Mutation Pressure


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Mutation Pressure

 

a factor that tends to decrease the average fitness of populations because of the continuous appearance of injurious hereditary changes. The mutation pressure contributes to the general genetic load of deleterious genes in a population. Besides being influenced by the mutation pressure, the fitness of populations is affected by immigration from neighboring populations of individuals with genotypes less suited to the new conditions than the indigenous inhabitants, dissimilar fitness of homozygotes and heterozygotes, and other factors.

REFERENCE

Muller, H. J. “Our Load of Mutations.” American Journal of Human Genetics, 1950, vol. 2, p. 111.
References in periodicals archive ?
From these theoretical arguments, it appears that a theory involving deleterious mutation pressure alone as the cause for senescence is not consistent with mortality plateaus far below 100%.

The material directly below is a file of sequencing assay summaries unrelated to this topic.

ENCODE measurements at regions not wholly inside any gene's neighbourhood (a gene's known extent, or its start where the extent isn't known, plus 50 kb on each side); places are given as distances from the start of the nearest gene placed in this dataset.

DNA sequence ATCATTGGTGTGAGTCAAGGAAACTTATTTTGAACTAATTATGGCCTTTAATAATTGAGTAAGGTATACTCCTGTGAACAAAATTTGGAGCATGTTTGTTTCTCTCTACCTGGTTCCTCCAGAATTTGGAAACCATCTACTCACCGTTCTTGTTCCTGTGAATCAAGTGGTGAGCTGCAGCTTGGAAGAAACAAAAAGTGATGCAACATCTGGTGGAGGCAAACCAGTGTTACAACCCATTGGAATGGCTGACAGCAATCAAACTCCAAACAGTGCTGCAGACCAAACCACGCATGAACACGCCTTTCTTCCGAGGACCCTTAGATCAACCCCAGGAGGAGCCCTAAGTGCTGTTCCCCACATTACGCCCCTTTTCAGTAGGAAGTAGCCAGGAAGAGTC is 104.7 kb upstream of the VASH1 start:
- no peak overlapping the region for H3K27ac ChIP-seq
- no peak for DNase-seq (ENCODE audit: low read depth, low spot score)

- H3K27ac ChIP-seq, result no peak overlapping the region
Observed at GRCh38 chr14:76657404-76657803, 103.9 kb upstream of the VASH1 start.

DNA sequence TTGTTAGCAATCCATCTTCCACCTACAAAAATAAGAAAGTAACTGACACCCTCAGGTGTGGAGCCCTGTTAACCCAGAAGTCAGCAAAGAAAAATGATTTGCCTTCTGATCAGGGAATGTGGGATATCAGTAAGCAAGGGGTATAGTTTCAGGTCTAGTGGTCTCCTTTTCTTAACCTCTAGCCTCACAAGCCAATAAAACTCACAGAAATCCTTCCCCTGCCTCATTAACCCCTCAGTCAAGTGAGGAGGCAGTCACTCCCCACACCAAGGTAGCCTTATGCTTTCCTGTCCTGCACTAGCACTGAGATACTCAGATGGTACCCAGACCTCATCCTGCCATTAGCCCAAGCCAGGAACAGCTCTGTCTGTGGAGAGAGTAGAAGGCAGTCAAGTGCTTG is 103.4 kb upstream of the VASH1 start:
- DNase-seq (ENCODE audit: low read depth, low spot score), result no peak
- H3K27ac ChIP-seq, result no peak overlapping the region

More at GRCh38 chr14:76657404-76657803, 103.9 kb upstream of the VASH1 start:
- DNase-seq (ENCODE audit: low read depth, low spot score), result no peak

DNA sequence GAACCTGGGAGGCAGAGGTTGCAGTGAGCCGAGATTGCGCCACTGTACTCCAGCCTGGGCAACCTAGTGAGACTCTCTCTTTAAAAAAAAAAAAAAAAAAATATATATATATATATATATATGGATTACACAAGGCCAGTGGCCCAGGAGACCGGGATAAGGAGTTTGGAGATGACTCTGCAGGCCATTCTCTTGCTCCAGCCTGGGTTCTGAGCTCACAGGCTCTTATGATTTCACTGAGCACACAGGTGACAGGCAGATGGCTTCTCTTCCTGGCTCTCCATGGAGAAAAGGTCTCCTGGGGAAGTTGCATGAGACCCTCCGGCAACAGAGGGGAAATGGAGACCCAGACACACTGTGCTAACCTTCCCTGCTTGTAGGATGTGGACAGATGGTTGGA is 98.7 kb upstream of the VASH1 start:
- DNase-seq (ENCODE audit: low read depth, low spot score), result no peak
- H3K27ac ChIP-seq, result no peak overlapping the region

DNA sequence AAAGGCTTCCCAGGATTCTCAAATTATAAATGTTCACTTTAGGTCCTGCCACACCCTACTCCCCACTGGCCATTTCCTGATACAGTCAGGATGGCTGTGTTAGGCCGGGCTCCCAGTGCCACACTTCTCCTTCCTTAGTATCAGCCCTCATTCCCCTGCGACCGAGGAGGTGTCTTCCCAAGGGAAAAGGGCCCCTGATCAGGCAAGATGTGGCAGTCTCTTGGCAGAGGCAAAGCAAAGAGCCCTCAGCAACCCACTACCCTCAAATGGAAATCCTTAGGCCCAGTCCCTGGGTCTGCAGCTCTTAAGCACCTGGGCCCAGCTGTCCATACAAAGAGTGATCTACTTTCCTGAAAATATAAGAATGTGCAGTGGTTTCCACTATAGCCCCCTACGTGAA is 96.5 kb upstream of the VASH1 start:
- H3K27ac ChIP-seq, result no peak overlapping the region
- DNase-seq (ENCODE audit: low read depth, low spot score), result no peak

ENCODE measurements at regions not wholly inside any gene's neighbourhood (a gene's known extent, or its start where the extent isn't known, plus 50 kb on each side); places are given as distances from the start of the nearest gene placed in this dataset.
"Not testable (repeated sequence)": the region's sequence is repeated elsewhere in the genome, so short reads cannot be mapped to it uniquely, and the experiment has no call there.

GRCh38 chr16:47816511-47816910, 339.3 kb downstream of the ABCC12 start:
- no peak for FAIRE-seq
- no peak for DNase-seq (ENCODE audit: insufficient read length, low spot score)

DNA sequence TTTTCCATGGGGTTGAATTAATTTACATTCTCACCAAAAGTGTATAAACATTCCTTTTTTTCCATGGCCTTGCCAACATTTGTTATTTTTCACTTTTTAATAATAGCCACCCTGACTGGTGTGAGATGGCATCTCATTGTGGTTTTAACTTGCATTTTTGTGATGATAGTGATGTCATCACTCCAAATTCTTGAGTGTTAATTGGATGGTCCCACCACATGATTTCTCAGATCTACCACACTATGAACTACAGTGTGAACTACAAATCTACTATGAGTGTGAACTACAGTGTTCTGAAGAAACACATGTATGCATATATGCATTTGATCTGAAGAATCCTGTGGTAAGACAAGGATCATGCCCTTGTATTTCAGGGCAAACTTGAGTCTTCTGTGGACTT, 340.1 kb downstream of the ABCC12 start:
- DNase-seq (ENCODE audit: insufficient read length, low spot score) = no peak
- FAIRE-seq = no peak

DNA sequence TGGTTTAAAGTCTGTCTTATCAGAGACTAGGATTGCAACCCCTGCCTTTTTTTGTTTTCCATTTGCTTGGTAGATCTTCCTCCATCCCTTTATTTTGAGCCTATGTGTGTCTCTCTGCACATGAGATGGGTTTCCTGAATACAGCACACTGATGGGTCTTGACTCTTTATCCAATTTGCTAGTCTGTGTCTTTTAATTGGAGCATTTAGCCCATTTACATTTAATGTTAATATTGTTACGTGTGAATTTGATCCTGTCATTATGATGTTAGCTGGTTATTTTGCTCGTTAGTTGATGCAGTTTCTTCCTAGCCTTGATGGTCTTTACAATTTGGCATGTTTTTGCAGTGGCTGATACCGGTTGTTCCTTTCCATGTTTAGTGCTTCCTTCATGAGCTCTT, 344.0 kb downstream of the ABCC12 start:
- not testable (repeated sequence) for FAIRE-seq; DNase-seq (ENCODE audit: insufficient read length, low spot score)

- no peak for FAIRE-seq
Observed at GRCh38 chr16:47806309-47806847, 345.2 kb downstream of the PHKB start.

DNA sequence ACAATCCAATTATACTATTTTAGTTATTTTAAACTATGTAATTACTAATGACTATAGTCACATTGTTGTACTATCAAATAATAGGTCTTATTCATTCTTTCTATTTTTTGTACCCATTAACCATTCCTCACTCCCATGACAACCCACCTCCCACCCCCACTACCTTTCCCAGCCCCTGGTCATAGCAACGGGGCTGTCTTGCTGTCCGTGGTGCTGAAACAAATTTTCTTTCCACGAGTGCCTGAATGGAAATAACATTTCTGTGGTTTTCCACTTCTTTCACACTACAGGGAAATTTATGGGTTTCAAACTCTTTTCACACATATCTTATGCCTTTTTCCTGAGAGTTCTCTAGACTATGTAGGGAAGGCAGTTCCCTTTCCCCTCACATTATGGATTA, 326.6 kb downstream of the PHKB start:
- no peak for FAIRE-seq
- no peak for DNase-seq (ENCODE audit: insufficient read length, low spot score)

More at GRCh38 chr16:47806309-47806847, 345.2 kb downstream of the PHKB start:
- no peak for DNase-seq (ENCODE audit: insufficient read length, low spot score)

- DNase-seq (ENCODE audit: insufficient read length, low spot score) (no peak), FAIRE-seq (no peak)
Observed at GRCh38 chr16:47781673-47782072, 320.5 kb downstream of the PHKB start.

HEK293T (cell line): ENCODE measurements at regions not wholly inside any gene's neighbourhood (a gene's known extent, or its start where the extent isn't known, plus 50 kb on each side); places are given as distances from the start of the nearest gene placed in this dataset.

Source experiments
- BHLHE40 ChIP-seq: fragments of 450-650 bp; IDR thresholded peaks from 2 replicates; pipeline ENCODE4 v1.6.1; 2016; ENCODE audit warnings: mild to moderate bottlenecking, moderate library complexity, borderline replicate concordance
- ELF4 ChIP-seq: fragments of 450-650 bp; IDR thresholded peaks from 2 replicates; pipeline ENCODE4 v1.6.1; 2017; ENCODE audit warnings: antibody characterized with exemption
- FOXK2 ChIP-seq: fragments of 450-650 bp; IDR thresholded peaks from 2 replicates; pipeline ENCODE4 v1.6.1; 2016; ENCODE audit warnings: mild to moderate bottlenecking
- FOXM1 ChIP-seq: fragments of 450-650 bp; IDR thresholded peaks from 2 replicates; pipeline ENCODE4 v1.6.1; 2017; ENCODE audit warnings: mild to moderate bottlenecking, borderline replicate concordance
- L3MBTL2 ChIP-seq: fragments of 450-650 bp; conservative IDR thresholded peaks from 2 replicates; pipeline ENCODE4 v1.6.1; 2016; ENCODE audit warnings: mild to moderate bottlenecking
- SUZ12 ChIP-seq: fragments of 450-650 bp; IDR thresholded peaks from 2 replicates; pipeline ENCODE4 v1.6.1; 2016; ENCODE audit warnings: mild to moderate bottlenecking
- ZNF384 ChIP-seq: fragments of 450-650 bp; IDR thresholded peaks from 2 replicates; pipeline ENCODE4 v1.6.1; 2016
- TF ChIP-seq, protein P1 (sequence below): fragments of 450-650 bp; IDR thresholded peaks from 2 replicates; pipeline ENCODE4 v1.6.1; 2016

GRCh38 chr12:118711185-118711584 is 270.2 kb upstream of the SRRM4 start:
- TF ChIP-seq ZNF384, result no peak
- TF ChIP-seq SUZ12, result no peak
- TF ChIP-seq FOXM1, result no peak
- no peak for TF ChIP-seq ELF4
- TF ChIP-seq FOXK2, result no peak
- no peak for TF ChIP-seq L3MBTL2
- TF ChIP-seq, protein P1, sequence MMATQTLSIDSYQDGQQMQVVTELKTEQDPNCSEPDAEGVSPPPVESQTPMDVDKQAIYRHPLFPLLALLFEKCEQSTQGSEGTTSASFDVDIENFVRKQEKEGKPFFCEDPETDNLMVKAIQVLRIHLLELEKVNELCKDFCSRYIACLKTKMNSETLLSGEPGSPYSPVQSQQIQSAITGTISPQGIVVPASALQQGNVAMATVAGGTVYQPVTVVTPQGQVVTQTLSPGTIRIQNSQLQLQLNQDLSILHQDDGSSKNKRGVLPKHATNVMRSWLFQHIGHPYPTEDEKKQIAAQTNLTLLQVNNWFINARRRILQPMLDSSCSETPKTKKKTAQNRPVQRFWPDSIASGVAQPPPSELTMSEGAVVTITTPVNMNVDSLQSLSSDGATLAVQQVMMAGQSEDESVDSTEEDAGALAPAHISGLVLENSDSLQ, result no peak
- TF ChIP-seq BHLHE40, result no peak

Further, classic ideas about mutation pressure (Mukai et al.
Further, female early-age mortality increased nearly 2% per generation under mutation pressure (Pletcher et al.
They do not imply that the mortality curve will no longer change under mutation pressure, but when mutational effects are small it will always tend to converge on these values.
Thus, the decline of early age mortality results in a net mutation pressure in favor of increasing mortality rates at older ages.
If codon usage is selected, then mutation pressure will not be the sole determinate of base composition in third positions, and the story told by Osawa becomes more complicated.
Mutation pressure is not the only force that could maintain variation in viability, and we do not discount the possibility of temporal or spatial variation in selection pressures.
Following the logic in previous paragraphs, it is clear that deleterious mutation pressure in the origin of replication could produce such a situation, because the relationship between